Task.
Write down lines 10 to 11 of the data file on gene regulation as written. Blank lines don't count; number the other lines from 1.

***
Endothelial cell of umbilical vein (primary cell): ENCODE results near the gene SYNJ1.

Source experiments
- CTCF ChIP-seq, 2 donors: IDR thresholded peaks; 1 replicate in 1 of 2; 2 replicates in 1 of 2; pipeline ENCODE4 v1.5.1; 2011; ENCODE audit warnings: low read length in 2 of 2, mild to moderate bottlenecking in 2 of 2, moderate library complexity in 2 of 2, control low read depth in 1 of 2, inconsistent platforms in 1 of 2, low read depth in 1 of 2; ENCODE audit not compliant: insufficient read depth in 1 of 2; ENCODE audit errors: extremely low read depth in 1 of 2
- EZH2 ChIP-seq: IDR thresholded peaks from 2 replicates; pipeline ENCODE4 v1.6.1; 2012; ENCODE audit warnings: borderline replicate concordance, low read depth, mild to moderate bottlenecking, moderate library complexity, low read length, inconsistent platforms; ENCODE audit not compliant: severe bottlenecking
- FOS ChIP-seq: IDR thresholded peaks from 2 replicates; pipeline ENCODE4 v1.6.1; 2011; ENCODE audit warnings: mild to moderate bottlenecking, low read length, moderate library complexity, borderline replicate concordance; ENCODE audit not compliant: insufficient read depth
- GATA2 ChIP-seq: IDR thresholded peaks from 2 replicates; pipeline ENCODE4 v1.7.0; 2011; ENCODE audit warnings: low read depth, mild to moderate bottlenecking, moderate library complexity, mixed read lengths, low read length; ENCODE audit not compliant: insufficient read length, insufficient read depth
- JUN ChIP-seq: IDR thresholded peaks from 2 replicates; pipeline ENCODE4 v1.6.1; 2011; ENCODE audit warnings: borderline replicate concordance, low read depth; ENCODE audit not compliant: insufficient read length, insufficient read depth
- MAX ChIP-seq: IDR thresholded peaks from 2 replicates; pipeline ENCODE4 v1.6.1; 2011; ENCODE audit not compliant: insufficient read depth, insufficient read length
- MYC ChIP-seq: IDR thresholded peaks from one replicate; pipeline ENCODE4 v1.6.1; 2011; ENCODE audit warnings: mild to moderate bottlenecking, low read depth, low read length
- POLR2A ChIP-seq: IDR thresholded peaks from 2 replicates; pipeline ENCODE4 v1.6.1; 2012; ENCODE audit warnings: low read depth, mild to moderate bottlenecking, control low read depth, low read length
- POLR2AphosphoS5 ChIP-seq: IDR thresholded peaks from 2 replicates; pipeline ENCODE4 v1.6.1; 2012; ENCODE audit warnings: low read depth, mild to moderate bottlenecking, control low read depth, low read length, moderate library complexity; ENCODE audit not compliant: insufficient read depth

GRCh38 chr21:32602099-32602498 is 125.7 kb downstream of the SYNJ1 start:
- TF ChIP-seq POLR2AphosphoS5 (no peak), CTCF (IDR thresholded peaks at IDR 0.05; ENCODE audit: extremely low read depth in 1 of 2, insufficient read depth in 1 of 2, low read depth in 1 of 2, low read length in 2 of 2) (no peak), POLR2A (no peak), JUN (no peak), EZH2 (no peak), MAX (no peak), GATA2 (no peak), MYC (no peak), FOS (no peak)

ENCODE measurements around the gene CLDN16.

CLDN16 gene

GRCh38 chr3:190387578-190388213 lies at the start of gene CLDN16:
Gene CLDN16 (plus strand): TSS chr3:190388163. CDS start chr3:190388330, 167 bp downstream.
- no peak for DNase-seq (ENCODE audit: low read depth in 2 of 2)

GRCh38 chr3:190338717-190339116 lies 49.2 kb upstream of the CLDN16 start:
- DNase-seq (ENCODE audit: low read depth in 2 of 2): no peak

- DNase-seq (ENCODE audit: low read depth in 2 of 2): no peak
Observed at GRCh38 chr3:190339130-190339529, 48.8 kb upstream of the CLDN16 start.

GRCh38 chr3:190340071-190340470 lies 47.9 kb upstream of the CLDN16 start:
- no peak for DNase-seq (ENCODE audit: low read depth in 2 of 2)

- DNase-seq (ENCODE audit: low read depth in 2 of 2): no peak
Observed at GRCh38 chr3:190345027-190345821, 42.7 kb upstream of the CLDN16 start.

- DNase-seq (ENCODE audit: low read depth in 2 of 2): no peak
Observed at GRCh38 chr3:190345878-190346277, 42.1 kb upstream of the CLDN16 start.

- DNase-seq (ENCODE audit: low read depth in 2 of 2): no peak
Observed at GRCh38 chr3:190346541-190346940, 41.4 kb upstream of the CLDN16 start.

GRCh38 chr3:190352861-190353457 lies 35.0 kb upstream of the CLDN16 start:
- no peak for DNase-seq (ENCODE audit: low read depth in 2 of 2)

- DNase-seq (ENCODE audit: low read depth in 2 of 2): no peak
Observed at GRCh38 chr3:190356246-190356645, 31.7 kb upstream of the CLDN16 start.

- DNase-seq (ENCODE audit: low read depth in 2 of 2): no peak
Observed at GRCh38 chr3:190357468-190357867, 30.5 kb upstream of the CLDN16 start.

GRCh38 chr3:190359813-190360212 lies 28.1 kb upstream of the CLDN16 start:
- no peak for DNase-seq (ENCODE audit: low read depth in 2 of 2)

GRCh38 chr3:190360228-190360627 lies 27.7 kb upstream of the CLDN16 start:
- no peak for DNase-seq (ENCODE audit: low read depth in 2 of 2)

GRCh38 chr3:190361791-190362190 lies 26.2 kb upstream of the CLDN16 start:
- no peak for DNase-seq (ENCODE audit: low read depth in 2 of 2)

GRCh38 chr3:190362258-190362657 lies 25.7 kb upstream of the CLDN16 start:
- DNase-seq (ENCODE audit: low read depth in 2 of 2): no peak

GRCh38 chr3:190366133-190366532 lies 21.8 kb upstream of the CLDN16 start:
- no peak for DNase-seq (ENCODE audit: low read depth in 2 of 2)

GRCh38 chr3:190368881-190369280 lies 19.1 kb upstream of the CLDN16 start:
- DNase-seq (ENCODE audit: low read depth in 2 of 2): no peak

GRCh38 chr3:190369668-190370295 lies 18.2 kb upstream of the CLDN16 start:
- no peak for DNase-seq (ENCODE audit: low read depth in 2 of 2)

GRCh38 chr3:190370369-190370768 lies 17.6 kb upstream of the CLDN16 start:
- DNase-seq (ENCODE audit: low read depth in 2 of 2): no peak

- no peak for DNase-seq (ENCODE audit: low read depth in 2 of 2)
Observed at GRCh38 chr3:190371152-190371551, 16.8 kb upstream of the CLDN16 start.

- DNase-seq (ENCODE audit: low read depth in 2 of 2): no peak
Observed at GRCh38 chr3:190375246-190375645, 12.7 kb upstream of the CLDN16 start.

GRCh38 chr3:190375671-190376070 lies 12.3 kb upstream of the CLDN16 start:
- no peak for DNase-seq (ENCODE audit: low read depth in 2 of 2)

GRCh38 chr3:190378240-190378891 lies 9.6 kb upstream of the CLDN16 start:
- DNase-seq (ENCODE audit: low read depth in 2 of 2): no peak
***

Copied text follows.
- POLR2A ChIP-seq: IDR thresholded peaks from 2 replicates; pipeline ENCODE4 v1.6.1; 2012; ENCODE audit warnings: low read depth, mild to moderate bottlenecking, control low read depth, low read length
- POLR2AphosphoS5 ChIP-seq: IDR thresholded peaks from 2 replicates; pipeline ENCODE4 v1.6.1; 2012; ENCODE audit warnings: low read depth, mild to moderate bottlenecking, control low read depth, low read length, moderate library complexity; ENCODE audit not compliant: insufficient read depth